What the Heck Are Loan Loss Reserves and Why Are Banks Making Money From Them?
A key theme in the recent earnings releases from some of the nation's big banks has been the reduction in an accounting item called the loan loss reserves. Although this sounds like mere book keeping at first, loan loss reserves have contributed hundreds of millions to bank profits recently and thus are nothing to shrug off.
Banks make loans; that is the business of commercial banking. However, some loans end up being defaulted on or have to be restructured at a cost to the banks. Because banks have an idea of the amount of loans that are set to sour, they can estimate this amount. And since financial reporting is supposed to be about clarity, accounting rules require banks to expense this amount now and create an account that represents this expected loss.
During the financial crisis, loan loss reserves increased due to the fact that banks expected more loans to sour. As people lost jobs and companies went bankrupt, the number of non-performing loans increased and banks financial statements were adjusted to represent this.
Boosting the Bottom Line
The reduction in loan loss reserves at some of the nation's biggest banks has been seen in the few bank earnings that have already been released and should continue to be a theme for others. In fact, for five of the largest banks that have already reported, reduced loan loss reserves have supplied about $2.8 billion in pre-tax profits or 15.25 percent of the $18.273 billion in net income these banks have earned.
Here is a breakdown on a per bank basis:
- J.P. Morgan Chase (NYSE: JPM) reported net income of $6.5 billion with $1.5 billion in pre-tax profit coming from reduced loan loss reserves, or 23.08 percent of net income.
- Wells Fargo (NYSE: WFC) reported net income of $5.5 billion with $500 million in pre-tax profit coming from reduced loan loss reserves, or 9.09 percent of net income.
- Citigroup (NYSE: C) reported net income of $4.2 billion with $784 million in pre-tax profit coming from reduced loan loss reserves, or 18.67 percent of profit.
- Goldman Sachs (NYSE: GS) saw no reduction in loan loss reserves in its net income of $1.93 billion.
- Comerica (NYSE: CMA) reported net income of $143 million with $3 million in pre-tax profit coming from reduced loan loss reserves, or 2.1 percent.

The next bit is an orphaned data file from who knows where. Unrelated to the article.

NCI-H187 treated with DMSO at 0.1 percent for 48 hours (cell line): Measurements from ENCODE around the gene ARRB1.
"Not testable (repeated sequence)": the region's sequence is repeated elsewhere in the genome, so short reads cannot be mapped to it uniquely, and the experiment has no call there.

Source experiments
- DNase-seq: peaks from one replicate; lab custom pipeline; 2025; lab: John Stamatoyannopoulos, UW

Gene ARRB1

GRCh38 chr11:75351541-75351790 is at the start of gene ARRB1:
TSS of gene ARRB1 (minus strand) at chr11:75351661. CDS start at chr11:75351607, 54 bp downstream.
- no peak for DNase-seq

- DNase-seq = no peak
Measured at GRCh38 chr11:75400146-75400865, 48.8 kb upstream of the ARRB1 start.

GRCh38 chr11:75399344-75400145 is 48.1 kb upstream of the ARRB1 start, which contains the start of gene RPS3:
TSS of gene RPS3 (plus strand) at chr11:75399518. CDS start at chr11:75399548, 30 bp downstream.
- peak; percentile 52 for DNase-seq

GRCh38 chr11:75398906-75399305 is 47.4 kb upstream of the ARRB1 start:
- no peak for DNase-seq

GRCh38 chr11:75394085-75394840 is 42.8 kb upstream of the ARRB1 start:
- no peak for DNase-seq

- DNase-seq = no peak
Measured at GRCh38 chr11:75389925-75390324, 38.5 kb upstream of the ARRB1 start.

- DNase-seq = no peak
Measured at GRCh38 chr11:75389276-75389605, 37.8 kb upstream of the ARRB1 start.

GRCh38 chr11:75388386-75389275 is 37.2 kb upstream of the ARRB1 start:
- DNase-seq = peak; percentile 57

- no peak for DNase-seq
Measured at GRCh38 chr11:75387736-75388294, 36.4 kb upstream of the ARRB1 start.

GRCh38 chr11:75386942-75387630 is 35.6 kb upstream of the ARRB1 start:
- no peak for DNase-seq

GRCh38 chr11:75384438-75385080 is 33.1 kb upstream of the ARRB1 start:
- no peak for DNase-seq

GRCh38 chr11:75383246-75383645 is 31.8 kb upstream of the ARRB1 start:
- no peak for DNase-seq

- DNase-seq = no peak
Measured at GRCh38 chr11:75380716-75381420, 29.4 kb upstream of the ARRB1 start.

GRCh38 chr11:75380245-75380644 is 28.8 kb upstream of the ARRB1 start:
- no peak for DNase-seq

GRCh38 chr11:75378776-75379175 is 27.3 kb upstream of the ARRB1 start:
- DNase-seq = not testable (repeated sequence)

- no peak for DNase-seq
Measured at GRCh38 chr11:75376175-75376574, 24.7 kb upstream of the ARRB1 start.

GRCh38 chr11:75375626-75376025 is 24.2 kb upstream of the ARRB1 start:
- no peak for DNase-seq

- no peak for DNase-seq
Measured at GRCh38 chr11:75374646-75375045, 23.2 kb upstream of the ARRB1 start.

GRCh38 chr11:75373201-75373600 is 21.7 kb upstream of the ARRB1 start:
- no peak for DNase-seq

Looking ahead, Bank of America (NYSE: BAC) is expected to report second quarter results before the bell Thursday, July 17. The bank is expected to report EPS of $0.25 vs. $0.19 a year ago on revenue of $22.79 billion vs. $21.97 billion a year ago. Moshe Orenbuch, bank analyst at Credit Suisse, sees Bank of America releasing $750 million in reserves in the quarter on $2.695 billion in net income, or 27.8 percent of net income.
U.S. Bancorp (NYSE: USB) is also expected to report second quarter results Thursday before the bell and is expected to have to expense more provisions, rather than see the boost from a reduction in loan loss reserves like its peers. U.S. Bancorp is expected report second quarter EPS of $0.76 vs. $0.71 a year ago on revenue of $5.00 billion vs. $5.07 billion a year ago. Credit Suisse sees the bank expensing $399 million in new credit provisions in the quarter, less than the $403 million in the first quarter and $443 million in the fourth quarter of 2012.
The point is that banks "profits" can be boosted by accounting items that may not be real and it is important for investors to learn how these numbers actually work. Bank earnings can be some of the hardest to digest due to these phenomena and thus understanding the dynamics is crucial. And for trading, markets can overreact to headline numbers that don't appreciate these single lines on the income statement and balance sheet and can create short-term arbitrage opportunities to profit on.
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